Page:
After a long day of outdoor activities, chances are good that you could use a shower. Whether you’re sweaty from hiking and boating, or you’ve got a layer of sunscreen and bugspray on you that have created a greasy funk, it’s time to get cleaned up. And a beautiful thing about owning an RV? Well, instead of basking in your filth like a tent camper or having to go use the community shower at the campgrounds, you’ve got your own personal hot shower waiting for you.
But, before you enjoy the steamy glory of a hot shower in the outdoors, it’s important to take a couple steps before you’re camping to make sure that your hot water tank is being maintained properly. Like most RV maintenance, your hot water heater requires a little love to keep on humming along.
HERE’S WHAT YOU NEED TO KNOW ABOUT RV WATER HEATER MAINTENANCE:
Hold it right there! Safety first.
The very first thing you need to know is how to access your water heater and perform maintenance safely. Since some RVwater heaters use LP and electricity, it’s important to make sure the power sources are off before tinkering with it. Another pro tip? Make sure the tank is cooled off before diving into maintenance. If the tank is full of hot water, you can always run the shower until it cools off.
Twice a year, flush it out.
Your water heater needs to be flushed out annually to get rid of any hard water buildup or debris. If your tank has an anode rod, pull it out using a socket wrench. Don’t get too concerned if you see a lot of build up and scale on your anode rod, that just means it’s doing it’s job and the rod is corroding instead of the tank!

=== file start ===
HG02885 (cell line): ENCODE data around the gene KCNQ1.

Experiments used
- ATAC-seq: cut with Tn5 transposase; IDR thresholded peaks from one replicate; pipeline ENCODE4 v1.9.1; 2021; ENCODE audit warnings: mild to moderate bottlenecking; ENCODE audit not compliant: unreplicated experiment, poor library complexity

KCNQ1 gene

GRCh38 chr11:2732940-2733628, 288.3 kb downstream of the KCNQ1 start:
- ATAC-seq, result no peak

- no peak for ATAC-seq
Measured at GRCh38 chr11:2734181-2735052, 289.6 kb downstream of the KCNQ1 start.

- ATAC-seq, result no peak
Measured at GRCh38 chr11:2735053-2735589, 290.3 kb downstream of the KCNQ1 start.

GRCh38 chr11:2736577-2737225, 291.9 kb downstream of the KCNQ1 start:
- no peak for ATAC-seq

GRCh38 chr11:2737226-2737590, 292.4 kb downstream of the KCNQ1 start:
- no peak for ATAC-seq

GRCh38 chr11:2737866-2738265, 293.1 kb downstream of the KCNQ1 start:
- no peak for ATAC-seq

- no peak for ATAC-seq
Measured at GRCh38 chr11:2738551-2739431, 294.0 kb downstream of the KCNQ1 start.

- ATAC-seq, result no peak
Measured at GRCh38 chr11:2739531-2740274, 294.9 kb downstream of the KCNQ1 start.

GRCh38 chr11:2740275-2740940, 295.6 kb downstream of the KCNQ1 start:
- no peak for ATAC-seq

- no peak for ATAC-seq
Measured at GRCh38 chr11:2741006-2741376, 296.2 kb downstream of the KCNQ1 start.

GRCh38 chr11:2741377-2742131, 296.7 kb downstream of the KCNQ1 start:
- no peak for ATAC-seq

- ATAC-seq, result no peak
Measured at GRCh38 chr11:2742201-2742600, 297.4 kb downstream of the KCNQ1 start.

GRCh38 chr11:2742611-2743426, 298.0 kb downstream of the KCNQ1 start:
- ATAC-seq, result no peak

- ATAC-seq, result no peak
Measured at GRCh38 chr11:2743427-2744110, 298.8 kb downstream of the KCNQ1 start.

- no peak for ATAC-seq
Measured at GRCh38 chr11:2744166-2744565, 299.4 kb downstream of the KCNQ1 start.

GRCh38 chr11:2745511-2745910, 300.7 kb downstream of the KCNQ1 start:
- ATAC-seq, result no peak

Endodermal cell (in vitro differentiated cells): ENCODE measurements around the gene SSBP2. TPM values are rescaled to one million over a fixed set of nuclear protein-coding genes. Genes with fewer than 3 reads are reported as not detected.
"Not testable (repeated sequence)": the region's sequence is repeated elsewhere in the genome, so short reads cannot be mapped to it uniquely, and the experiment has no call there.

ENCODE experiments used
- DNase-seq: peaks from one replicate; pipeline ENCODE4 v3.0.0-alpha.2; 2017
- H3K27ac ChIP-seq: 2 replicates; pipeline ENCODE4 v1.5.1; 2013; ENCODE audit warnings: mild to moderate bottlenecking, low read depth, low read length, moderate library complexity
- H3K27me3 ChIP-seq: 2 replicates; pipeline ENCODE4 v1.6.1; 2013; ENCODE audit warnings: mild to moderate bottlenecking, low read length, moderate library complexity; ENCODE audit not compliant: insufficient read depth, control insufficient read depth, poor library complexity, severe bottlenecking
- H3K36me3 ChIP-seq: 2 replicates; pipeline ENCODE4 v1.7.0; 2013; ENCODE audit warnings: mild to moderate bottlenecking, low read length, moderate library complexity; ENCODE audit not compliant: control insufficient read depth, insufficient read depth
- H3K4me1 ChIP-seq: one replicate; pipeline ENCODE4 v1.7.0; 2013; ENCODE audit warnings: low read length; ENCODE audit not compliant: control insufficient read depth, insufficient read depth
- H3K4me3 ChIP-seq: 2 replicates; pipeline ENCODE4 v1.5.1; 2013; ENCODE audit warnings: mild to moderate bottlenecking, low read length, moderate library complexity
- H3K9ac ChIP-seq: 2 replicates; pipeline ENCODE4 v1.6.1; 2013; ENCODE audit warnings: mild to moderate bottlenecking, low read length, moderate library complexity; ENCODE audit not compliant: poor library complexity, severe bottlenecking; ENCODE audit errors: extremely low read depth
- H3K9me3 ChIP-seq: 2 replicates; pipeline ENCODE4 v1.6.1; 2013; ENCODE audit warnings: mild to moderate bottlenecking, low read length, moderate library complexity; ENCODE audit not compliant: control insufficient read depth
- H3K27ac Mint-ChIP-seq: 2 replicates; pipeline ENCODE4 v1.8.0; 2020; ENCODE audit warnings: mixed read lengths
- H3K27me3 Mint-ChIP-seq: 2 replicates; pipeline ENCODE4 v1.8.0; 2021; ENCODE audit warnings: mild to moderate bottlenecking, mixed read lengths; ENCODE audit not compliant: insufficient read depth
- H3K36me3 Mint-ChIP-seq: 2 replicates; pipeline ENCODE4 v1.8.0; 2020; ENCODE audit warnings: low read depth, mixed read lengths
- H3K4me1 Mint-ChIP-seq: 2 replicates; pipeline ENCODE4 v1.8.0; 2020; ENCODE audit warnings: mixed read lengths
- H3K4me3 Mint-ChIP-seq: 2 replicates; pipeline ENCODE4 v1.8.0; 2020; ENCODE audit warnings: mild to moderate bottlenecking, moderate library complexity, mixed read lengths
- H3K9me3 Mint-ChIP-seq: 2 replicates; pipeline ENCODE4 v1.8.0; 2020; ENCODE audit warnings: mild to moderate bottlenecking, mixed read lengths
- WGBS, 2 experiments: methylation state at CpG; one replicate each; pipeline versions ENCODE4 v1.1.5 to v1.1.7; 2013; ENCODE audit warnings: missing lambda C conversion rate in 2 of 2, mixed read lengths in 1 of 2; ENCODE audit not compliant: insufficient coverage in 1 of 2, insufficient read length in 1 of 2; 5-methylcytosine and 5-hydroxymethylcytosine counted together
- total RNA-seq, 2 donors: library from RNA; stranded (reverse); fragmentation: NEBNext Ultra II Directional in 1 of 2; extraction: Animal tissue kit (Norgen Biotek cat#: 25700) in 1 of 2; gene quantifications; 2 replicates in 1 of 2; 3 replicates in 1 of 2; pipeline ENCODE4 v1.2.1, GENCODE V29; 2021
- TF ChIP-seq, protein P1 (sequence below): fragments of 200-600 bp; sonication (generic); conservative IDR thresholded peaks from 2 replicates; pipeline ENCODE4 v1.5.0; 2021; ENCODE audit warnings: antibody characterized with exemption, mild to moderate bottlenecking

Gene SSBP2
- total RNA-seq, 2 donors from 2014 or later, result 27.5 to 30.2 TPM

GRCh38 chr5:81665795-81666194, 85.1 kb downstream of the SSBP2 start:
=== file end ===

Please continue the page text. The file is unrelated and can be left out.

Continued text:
Once the rod is out, use a flushing wand to reach way back into your tank and rinse out any calcified debris. It’s best just to keep on rinsing until you don’t see any particles coming out in the fresh water. Regularly flushing out the tank also prevents your water from having a bad smell that is caused from too much sulphur.
Check the electric.
While you’re attention is on your tank, it’s a good idea to take a look at the electric heating element too. Hard water can cause build up on it, so you must remove the LP gas burner tube and some electrical wiring to get it out. Once you have removed these parts, you can remove the electric heating element and examine it for any corrosion. If it’s looking like there is a lot of corrosion or buildup, you can easily buy a replacement and install it.
Keep up on the basics.
Some of the best advice when it comes to RV maintenance is just to stay on top of the little things. When dealing with your RV’s water heater, you should regularly check the exterior vent and remove any debris or mud from it to ensure that nothing ruins the air flow. Flushing out the tank, replacing corroded elements and winterizing your RV are good basic maintenance tips to keep covered. But, it’s important to know when you might be in over your head with maintenance too. If your water heater is having problems staying lit, that could be a sign that there is trouble with the gas valve or circuits. RV technicians like the experts at Good Life RV are happy to repair these problems.
As long as you keep up with maintenance, you will be enjoying steamy showers in your RV for years to come! Now get out there and keep living the Good Life!